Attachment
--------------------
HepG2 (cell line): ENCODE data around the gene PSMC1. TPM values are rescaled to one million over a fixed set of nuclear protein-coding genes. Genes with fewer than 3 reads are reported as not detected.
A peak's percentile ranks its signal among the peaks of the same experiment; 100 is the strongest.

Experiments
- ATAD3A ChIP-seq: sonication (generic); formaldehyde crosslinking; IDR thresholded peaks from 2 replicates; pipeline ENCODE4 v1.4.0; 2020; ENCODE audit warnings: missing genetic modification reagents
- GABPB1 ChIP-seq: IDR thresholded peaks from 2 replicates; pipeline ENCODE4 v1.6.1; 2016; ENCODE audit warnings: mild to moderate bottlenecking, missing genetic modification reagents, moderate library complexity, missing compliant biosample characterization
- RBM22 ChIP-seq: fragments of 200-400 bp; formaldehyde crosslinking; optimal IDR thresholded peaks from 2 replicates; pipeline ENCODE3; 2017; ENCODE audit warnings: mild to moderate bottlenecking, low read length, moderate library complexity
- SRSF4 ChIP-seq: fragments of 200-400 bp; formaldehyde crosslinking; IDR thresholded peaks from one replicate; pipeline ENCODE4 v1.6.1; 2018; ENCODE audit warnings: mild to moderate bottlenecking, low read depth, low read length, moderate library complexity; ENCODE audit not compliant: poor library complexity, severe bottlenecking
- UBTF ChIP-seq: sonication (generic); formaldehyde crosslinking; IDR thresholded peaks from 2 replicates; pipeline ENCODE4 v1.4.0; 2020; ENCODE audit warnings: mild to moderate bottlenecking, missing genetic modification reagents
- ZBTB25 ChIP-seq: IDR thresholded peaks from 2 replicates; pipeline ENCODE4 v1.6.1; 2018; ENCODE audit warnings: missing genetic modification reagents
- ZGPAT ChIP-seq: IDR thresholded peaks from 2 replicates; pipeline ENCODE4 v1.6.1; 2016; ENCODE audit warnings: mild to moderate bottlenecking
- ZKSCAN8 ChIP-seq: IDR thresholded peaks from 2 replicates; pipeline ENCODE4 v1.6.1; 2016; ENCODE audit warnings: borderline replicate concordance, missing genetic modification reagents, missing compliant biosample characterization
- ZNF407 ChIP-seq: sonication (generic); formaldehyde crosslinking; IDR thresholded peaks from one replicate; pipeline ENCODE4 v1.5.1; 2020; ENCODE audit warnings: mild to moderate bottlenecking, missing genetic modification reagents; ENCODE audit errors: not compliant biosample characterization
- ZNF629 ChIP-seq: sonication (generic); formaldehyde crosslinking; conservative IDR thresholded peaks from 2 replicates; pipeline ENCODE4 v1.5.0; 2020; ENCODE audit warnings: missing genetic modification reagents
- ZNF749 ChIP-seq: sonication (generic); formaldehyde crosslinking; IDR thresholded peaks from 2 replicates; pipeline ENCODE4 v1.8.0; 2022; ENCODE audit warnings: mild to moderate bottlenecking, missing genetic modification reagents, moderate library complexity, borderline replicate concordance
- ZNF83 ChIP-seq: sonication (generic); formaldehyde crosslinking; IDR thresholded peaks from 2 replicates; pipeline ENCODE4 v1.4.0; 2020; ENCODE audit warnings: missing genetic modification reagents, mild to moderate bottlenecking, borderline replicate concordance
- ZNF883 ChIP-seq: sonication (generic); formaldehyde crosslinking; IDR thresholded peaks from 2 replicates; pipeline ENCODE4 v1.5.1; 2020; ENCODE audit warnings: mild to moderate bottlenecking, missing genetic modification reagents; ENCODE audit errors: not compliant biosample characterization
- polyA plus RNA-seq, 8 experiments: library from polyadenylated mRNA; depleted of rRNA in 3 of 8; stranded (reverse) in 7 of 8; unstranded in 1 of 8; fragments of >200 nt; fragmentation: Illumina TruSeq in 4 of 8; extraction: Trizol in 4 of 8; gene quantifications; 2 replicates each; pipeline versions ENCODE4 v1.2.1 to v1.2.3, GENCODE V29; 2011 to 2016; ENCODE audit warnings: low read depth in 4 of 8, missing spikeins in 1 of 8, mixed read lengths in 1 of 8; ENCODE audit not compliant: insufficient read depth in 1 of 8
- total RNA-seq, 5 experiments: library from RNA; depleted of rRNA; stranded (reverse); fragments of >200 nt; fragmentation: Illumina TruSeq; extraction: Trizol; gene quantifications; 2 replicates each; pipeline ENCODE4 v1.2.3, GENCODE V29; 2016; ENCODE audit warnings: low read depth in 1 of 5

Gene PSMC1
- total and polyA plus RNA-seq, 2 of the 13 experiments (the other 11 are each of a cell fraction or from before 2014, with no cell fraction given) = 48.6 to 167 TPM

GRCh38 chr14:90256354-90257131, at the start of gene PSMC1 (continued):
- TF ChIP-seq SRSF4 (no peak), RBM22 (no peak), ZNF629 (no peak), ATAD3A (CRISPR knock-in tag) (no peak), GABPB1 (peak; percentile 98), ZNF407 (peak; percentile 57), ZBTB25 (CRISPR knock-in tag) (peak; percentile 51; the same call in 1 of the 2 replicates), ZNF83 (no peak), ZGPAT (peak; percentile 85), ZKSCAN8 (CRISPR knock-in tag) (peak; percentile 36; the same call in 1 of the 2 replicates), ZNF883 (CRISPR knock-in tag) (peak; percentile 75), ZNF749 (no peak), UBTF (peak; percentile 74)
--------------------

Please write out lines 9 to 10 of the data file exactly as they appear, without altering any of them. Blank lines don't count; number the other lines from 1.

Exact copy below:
- ZBTB25 ChIP-seq: IDR thresholded peaks from 2 replicates; pipeline ENCODE4 v1.6.1; 2018; ENCODE audit warnings: missing genetic modification reagents
- ZGPAT ChIP-seq: IDR thresholded peaks from 2 replicates; pipeline ENCODE4 v1.6.1; 2016; ENCODE audit warnings: mild to moderate bottlenecking